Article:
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A while back, I posted about my trusty Mackie mixers starting to exhibit signs of age. A good cleaning has taken care of it (in this set and forget situation), but it got me thinking about flexibility and efficiency.

Since I'm sort of settling into the idea of comfort and flexibility in my home studio, I've decided to see what it would take to get every synth output I have accommodated in a mixer. Just a single hardware sampler alone has 16 outputs, and most of my synths have at least 4. So with amp modelers and modular rig and such, that is easily over 64 inputs.

In the past when I tried this, I used half a dozen manual patch bays, which essentially doubled the number of cables I needed.

Is there a solution for this that is not tens of thousands of dollars? I have not delved into digital mixers at all. Is there a system that lets you use 72+ channels with that many physical inputs? Just trying to fact find at this point. This is a legitimate application, correct?I'm not missing something obvious?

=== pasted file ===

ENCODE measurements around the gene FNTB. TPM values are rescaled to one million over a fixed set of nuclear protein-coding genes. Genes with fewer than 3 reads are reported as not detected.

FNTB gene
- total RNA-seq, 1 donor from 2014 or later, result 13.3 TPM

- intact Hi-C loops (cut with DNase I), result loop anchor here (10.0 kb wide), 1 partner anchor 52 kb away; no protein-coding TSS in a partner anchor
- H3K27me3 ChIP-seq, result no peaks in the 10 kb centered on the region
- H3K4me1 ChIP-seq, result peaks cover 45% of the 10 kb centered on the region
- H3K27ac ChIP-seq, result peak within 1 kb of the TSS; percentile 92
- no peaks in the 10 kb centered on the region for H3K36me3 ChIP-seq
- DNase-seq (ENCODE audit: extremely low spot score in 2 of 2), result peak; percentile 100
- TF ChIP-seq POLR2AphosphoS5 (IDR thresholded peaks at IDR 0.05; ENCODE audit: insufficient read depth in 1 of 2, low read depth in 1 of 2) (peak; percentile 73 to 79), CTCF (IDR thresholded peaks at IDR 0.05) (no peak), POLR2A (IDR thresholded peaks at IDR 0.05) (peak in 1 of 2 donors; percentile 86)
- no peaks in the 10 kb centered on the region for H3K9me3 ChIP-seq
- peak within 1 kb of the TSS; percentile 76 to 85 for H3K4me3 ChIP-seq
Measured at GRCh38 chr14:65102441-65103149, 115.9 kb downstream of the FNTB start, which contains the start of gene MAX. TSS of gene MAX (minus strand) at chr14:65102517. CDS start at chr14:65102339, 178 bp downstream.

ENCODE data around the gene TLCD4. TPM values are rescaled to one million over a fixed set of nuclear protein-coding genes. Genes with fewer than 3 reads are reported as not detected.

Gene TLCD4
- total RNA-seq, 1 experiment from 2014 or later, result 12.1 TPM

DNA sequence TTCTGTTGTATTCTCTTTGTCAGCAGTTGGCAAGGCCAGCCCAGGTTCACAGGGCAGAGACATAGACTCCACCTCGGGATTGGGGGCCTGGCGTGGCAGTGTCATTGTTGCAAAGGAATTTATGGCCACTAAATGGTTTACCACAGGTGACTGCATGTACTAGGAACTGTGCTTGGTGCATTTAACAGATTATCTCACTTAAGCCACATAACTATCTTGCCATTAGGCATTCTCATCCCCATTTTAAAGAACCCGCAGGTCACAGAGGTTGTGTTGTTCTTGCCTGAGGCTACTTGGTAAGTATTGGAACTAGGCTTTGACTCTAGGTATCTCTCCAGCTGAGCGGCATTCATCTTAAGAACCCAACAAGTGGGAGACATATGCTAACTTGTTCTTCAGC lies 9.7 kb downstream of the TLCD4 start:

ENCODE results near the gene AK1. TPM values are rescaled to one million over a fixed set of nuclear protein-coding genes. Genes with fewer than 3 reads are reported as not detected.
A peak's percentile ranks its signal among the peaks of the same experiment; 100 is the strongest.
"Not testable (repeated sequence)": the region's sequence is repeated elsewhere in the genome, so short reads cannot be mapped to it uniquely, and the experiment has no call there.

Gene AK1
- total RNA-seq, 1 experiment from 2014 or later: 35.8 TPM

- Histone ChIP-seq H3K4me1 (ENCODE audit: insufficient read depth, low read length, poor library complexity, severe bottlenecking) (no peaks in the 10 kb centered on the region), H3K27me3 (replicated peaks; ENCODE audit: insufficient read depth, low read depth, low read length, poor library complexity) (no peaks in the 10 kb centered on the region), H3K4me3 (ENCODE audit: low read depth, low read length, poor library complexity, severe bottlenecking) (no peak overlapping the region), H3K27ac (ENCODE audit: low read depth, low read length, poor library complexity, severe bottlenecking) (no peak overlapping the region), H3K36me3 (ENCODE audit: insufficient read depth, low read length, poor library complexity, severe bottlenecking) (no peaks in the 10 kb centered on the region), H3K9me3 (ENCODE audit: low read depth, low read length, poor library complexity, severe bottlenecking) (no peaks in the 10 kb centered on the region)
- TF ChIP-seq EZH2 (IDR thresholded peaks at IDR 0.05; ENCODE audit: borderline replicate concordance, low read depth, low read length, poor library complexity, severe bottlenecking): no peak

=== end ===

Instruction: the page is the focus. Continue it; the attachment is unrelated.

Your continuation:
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Geez, that's a lot of inputs.

Me, I'd try to hunt up 3 or 4 used Samson PL2404 line mixers. 24 inputs each. They're quiet enough at unity and surprisingly flexible units. EQ on each stereo pair of channels, sends/returns, inserts, TRS on two channels, 1/4" on the rest. Two 2-channel busses. Might find them for $200 - $300 used. If you can find them....

I'm sure there are a ton of other options - this just happens to be an older line mixer I'm very familiar with. From the 90s when everyone had all sorts of hardware romplers and samplers and rack gear that called for line mixers to boil it all down to two channels for live or studio work.

In fact, I'll sell you mine!

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Originally Posted by zeronyne
A while back, I posted about my trusty Mackie mixers starting to exhibit signs of age. A good cleaning has taken care of it (in this set and forget situation), but it got me thinking about flexibility and efficiency.

Remember that there's a both a mic/line and tape return input on each channel, so some clever button-pushing will give you 48 inputs.

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Is there a solution for this that is not tens of thousands of dollars? I have not delved into digital mixers at all. Is there a system that lets you use 72+ channels with that many physical inputs?